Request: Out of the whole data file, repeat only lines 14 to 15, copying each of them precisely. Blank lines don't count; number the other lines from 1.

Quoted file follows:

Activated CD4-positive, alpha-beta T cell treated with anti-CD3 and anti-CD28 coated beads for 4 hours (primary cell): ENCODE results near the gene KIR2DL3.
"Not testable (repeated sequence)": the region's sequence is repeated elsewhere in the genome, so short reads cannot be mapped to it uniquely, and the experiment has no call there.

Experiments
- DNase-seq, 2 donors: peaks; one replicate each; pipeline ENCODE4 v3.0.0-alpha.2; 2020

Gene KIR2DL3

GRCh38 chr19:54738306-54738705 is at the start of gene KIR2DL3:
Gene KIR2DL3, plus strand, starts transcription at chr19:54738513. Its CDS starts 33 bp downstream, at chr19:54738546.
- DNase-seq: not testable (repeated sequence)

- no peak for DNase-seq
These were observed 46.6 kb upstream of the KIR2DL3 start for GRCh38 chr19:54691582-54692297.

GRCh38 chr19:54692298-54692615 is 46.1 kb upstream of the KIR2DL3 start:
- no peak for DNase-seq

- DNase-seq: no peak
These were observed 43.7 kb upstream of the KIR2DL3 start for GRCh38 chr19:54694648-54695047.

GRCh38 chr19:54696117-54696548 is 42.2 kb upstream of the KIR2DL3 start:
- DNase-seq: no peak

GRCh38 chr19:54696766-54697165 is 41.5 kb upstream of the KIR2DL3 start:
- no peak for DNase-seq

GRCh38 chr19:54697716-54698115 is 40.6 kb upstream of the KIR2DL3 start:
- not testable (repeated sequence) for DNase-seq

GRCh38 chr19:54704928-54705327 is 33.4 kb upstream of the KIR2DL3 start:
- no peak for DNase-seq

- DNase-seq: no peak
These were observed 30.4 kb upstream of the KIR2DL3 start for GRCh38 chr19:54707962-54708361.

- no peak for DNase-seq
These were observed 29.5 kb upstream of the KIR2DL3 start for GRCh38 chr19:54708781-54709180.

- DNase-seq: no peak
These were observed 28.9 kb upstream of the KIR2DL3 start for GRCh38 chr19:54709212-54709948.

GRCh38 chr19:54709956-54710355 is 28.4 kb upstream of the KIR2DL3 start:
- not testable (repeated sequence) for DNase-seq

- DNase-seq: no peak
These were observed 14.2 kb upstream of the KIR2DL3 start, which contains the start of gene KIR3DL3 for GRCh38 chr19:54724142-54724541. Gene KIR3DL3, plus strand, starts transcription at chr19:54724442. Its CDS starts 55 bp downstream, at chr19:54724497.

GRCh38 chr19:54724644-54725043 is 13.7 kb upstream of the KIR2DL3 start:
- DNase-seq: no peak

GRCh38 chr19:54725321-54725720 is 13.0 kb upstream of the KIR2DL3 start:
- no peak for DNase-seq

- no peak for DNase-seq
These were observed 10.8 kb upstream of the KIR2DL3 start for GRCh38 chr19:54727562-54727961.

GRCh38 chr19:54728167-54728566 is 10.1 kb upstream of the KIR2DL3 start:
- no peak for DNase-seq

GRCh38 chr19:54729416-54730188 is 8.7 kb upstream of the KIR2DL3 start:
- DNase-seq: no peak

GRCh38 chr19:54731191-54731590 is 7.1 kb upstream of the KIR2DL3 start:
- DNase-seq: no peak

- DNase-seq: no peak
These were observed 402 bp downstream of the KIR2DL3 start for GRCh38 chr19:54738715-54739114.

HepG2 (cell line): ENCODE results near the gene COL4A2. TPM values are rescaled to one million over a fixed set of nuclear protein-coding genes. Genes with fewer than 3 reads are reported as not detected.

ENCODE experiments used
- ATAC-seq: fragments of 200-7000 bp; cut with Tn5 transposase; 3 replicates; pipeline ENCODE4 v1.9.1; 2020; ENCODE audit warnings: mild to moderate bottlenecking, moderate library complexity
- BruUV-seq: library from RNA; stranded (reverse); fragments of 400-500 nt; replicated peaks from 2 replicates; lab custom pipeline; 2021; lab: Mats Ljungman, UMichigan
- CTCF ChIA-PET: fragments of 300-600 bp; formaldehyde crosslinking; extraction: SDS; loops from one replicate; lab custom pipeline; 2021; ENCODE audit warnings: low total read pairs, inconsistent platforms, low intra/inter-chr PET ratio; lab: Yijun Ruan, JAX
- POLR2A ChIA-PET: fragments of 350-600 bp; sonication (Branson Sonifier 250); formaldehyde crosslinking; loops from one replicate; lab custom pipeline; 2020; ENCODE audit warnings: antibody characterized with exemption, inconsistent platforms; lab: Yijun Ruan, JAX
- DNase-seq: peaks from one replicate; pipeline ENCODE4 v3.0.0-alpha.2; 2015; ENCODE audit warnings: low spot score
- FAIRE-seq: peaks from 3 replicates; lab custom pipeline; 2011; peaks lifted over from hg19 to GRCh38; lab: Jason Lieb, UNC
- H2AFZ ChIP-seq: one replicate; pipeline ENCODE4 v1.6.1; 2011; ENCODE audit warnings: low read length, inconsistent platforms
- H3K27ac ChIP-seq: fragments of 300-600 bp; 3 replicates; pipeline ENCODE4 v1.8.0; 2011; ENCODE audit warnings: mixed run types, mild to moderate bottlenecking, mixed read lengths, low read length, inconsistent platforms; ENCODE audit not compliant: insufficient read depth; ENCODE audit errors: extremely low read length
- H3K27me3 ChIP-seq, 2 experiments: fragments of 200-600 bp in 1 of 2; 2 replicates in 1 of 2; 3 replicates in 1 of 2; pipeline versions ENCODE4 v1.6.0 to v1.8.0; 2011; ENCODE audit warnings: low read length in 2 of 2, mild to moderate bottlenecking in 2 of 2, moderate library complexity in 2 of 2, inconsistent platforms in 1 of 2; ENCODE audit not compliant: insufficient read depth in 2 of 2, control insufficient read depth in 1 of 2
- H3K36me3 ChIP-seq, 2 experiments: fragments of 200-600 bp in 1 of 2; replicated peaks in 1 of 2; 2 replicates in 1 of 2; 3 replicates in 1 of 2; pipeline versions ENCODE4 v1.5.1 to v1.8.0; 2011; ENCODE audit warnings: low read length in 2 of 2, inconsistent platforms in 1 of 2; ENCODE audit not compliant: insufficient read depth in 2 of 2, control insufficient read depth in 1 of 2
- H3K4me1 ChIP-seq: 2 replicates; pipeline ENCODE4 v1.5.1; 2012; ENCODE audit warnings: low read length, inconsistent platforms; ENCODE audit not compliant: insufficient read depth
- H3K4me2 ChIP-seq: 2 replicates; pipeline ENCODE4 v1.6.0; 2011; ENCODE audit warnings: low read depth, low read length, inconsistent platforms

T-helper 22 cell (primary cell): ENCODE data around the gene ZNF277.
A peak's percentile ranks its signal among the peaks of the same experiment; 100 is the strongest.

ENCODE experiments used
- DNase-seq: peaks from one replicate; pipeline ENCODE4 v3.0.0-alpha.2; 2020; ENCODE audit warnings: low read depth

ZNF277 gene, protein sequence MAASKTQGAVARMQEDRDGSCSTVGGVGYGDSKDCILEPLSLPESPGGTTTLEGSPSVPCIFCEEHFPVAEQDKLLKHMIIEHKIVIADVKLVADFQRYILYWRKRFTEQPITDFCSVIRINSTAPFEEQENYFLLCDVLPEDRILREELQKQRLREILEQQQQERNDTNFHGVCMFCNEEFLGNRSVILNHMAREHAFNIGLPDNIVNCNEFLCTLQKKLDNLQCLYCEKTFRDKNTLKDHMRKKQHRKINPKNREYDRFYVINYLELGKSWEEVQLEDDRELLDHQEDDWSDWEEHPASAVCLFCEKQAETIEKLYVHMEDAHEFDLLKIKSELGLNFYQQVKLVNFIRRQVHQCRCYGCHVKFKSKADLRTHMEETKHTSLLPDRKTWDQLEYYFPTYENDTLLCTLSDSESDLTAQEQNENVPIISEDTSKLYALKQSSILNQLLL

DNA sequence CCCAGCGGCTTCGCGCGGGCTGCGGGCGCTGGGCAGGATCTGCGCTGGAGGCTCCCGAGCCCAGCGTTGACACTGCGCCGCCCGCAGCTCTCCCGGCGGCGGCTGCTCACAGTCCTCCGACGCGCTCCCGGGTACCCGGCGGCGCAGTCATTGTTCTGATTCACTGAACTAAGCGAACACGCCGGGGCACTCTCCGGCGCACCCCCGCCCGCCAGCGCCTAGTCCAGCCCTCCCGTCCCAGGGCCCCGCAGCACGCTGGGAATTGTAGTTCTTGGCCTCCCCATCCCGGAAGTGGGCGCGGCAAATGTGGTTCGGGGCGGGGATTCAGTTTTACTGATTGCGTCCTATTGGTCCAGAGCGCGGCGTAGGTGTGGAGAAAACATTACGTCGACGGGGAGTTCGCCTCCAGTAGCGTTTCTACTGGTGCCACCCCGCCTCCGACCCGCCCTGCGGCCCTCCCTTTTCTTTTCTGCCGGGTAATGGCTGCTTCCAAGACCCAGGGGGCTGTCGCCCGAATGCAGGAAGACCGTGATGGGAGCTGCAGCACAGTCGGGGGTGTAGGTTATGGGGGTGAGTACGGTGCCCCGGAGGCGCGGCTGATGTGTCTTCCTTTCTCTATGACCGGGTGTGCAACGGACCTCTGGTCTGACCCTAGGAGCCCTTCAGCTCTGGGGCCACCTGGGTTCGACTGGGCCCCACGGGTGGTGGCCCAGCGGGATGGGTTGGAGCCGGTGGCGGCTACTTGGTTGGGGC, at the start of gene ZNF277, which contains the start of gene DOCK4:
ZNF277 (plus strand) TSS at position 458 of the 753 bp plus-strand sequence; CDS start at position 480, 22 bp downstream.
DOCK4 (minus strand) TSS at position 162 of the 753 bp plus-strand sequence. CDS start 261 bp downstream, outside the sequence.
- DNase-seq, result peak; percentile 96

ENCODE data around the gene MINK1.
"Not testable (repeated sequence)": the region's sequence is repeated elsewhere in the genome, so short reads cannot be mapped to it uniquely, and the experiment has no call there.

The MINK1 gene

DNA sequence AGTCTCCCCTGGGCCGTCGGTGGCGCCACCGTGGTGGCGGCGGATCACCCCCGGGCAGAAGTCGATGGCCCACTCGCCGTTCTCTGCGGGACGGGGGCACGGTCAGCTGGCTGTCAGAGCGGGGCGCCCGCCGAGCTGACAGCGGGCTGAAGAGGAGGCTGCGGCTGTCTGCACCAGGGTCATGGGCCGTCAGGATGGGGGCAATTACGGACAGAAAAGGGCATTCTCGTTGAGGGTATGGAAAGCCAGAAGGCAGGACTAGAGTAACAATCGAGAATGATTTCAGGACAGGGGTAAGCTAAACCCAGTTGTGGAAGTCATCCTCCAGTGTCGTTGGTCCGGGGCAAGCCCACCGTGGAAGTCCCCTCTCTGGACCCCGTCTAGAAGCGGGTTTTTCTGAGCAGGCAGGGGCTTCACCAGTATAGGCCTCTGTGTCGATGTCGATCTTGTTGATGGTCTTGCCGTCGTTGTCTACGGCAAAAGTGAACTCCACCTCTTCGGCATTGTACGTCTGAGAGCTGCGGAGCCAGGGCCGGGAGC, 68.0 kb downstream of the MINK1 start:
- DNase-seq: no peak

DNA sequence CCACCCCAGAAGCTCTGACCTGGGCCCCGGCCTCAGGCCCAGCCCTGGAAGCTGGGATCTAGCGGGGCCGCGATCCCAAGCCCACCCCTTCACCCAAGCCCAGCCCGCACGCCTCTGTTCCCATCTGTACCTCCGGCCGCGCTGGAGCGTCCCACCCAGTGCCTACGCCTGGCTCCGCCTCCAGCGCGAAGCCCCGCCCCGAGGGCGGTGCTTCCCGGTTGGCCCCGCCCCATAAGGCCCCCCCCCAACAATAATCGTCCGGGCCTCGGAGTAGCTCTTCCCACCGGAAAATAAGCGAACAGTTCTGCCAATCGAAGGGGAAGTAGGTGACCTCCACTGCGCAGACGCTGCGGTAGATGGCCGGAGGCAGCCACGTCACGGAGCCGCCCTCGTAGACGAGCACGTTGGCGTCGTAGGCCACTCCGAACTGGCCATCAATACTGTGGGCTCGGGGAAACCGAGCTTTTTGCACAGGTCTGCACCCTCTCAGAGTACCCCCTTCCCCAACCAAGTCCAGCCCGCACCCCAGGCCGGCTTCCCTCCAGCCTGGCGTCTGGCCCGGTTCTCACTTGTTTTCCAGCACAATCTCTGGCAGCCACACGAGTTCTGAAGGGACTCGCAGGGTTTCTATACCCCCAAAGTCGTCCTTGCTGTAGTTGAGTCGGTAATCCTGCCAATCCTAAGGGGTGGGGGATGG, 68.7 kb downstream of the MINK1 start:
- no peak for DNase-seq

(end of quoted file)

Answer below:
These were observed 43.7 kb upstream of the KIR2DL3 start for GRCh38 chr19:54694648-54695047.

GRCh38 chr19:54696117-54696548 is 42.2 kb upstream of the KIR2DL3 start: